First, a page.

6. Update your professional references. The end of the year is a great time to check back in with the people who’ve offered to be your reference in the past. Let them know what you’re up to and at least give them a general sense of where your job search is taking you now. Also, evaluate your references. Are they still relevant for the types of legal positions you’re now seeking? If not, determine who else could potentially be a reference and make that connection. (This task has gone much more smoothly for me with the skills and tools I practiced during the informational meeting portion of the series.)

One more thing: Don’t forget to take a well-earned rest! Hopefully, contemplating these tasks isn’t as daunting as it seemed when we proposed them over Thanksgiving. If you can manage a restful break while still tackling even some of the ideas on this list, you’ll be ready to impress employers in the New Year.

So good luck, and let us know how it goes! If you find anything you’ve read here particularly helpful or you run into unexpected challenges, we’d love to hear about it. Write to us at, and you may see your triumphs or your concerns addressed in future editions of PSJDblog.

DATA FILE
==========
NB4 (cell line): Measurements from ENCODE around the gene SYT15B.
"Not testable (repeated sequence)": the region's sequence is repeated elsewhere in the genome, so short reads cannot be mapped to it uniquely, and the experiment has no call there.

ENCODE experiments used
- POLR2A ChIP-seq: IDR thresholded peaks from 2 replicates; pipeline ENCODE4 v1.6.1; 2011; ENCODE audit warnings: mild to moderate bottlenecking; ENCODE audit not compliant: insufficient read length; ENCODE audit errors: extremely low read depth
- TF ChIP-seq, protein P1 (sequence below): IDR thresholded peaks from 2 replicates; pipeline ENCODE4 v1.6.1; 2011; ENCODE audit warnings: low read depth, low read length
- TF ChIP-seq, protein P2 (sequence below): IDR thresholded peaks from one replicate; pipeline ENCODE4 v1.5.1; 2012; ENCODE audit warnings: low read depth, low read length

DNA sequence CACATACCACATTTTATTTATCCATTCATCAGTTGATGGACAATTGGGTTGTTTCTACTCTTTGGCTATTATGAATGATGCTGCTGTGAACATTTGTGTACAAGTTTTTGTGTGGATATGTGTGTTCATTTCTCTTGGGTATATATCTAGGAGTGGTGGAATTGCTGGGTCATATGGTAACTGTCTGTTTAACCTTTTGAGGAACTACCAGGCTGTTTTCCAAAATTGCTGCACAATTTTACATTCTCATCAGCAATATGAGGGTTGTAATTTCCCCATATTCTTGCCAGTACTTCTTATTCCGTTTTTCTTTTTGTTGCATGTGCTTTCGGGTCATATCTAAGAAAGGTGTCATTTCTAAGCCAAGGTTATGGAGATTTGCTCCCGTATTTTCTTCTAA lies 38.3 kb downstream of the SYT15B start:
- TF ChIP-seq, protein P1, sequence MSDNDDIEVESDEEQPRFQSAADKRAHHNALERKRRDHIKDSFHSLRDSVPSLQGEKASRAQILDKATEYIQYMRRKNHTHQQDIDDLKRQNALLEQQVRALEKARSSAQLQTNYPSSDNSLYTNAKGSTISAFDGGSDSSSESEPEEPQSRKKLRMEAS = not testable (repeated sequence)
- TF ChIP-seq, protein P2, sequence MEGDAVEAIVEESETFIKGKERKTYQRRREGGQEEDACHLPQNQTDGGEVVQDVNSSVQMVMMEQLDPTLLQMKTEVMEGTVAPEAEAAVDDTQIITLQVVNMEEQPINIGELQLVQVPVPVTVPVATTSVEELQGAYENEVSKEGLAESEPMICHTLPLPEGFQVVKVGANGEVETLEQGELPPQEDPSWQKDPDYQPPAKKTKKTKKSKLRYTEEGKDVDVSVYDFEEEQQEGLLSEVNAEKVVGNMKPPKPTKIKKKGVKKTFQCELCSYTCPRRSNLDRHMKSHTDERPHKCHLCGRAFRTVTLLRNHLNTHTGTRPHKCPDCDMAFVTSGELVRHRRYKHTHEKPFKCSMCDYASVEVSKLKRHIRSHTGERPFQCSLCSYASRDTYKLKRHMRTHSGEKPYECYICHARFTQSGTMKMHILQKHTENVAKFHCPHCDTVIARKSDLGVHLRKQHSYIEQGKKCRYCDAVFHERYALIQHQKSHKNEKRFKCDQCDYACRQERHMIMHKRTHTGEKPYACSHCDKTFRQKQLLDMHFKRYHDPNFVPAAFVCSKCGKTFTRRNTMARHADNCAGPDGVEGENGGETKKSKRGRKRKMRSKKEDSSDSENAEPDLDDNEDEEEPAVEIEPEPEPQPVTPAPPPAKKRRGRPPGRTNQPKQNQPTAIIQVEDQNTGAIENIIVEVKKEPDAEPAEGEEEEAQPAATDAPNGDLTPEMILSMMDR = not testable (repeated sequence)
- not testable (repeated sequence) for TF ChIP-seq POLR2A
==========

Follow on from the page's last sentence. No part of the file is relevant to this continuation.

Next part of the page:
Happy holidays!


PSJD Public Interest News Digest – December 19, 2015

by Christina Jackson, NALP Director of Public Service Initiatives & Fellowships

Happy Holidays everyone!  We finish up our series on job search strategies for the winter break on the PSJD Blog.  Check it out and share with your friends.  The Digest will be taking a hiatus for the holidays.  We will return in January with news to get your year started right.

Here are the week’s headlines:

  • RI legal services non-profit to suspend services;
  • CT legal aid agency marks 50 years;
  • Marquette law clinic to offer free legal services to start-ups;
  • Vancouver nearly doubles indigent defense fund;
  • DC Bar Foundation awards $319,000 in loan repayment assistance;
  • Ontario appoints lead for new Aboriginal Justice Division;
  • Spotlight on Public Service Servants:  William P. Quigley;
  • Super Music Bonus!

The summaries: